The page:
My piece in Unwritten: Why I Am Hopeful About Addressing Climate Change

By Deepti Kannapan

Jun 22, 2023

As people who care about the Earth, it’s understandable to be impatient for action on climate change. For most of our lives, we’ve been hearing ever-stronger warnings about the danger. And yet somehow, we encounter people who oppose taking action to protect society and ecosystems. Progress, when it happens, seems too slow to meet the urgency of the situation.

I’m an engineer who uses math every day. And math is what helps me feel hopeful about addressing climate change — even when the outlook seems bleak.

I remember the first time I was able to model reality with laws of physics. It was a very simple “reality,” made of a block and gravity, but I still felt as if I was being let in on a secret, and could see a little clearer. Now, I see math everywhere. I see it in the rocking of a leaf on its stalk, in the rolling wheels of a passing car. And in the way a door sticks and suddenly breaks free when you push a little harder.

Sometimes our action on climate change feels stuck. But it’s a mistake to look at how slow progress has been in the past and assume it always will be. Read the rest in Unwritten.

Illustration Series: Recovering Magically

I just finished a seven-day drawing challenge! I am gearing up for a longer challenge along the lines of my InkPrep-whatever, but in the meanwhile, I did a shorter one to warm up.

Here are the Tumblr posts I made along the way, as I drew 8 illustrations in 7 days: Day 1, Day2, Day 3, Day 4, Day 5, Day 6, Day 6.5, Day 7, and the wrapup post.

[Oh yeah, I have a Tumblr for my art now. So far, the only social media(ish) platform I don’t hate.]

I always enjoy my self-imposed art challenges, and this was no exception! Here are some of my thoughts about the experience:

The art skill I was focusing on was posing characters and rendering magical effects (as well as rendering in general: you know, shading, highlights, and all that).

  • I could definitely feel myself getting better and more practiced at anatomy and perspective, so I started trying more challenging poses by the end. The perspective on the soaring girl (bottom right) nearly defeated me.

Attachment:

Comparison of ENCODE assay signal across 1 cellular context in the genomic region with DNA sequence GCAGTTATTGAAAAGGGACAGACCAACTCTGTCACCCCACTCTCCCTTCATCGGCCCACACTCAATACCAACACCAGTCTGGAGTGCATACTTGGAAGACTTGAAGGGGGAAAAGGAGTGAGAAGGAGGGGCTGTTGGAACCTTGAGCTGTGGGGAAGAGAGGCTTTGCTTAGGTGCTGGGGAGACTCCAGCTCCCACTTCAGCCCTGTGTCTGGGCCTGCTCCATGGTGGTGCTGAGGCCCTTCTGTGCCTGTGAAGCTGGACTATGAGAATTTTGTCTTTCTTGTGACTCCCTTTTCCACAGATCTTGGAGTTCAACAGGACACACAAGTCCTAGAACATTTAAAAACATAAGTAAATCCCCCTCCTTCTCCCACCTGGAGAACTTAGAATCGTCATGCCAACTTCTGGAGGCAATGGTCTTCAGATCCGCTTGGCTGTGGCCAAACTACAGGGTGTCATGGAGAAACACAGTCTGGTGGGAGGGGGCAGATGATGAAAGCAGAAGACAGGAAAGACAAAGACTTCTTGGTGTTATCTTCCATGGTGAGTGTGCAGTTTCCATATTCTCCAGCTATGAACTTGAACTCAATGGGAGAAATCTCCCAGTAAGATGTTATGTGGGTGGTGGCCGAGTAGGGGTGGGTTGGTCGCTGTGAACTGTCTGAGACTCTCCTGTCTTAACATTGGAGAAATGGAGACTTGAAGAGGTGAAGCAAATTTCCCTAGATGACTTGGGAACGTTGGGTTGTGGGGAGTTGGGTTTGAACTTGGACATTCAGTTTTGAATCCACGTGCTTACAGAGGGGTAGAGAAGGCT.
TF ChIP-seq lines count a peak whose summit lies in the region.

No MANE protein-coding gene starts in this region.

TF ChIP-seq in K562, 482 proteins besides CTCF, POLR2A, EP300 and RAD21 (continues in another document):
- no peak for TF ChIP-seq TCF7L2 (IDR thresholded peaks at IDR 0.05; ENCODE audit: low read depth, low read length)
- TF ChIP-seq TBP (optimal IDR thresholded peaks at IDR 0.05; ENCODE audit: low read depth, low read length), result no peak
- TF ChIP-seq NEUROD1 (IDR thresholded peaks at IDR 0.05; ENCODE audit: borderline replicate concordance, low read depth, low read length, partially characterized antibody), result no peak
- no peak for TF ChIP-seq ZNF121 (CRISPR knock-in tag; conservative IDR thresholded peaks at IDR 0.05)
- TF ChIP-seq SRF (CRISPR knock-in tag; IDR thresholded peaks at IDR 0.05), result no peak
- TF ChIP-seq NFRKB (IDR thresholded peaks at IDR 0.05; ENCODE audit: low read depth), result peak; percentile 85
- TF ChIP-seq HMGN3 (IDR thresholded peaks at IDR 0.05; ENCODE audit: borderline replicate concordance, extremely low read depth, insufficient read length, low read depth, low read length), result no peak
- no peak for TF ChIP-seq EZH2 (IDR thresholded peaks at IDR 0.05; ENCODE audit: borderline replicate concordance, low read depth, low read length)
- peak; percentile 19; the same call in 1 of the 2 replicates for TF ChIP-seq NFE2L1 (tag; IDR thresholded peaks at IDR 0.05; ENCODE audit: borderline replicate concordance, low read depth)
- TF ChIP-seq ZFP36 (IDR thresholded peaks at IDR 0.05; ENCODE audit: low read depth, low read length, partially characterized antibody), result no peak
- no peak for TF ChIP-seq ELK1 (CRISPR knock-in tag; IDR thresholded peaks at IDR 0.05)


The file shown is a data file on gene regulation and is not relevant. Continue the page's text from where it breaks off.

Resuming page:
• For the magical effects, I learned that less is more. Especially in terms of colors, weight, and blending. On the first few days, I slathered color onto overlay layers and then overworked them with the smudge tool. Then I ended up erasing a lot of it when it didn’t look right. On the later days, I chose my colors and brushes carefully and blended just enough to retain interesting patterns in the brush strokes.

I chose a theme of recovery and replenishing oneself, probably because that’s what I needed. All my characters were fantasy girls/women, inspired by YouTuber LavenderTowne’s penchant for personifying concepts (and foods, planets, devices, cryptids, etc.) as cute girls.

And lastly, the illustrations form a bit of a story when put together, as in the gallery above! I drew them out of order, because I was deciding the parameters of the challenge on the fly. As is my wont with projects like this. I drew the first illustration, then chose the theme, then decided on the number of days of the challenge, and only came up with the title on the last day.

It’s fun letting a project evolve on its own!

Portrait of Garlic Greens

An odd project sprouts

Line art by the author. The flat ends of leaves are where I snipped off a taste.

One afternoon, I reached into my spice cupboard to find that one clove in the bulb of garlic I’d forgotten had grown a bright green sprout.

I planted it to grow as microgreens. According to a friend who knows these things, the correct way to plant it is actually to separate all the cloves and put them in a dish of water. Even with my inexpert planting in soil, each clove shot up a shoot, just like the first. I nibbled off the flavorful tips.

For several days, I had been prowling the house, ambushing each houseplant for a portrait. As well as the occasional outdoor plant or vegetable. It was an art challenge I’d set myself.

I call them ‘portraits’ because I was determined that the plants be represented in detail, as a subject. They would not be simplified into an artful tangle of foliage, as one does in landscape painting. I would draw every leaf and branch.

The garlic plant featured late in the challenge because it had more leaves than some others. I waited for a day when I had time to do them all justice.

At first, capturing all the detail seemed insurmountable. The leaves passed behind each other, casting sharp shadows from the afternoon glare from the window.

From doing these drawings a few days in a row, I knew that sense of impossible complexity would pass. I just had to pick a leaf and go from there, and remind myself that this had worked last time.

Even shapes that look too difficult to draw can be tackled, one nibble at a time.

Here’s my worksheet resource for having a deeply creative work session!

Originally appeared in Weeds & Wildflowers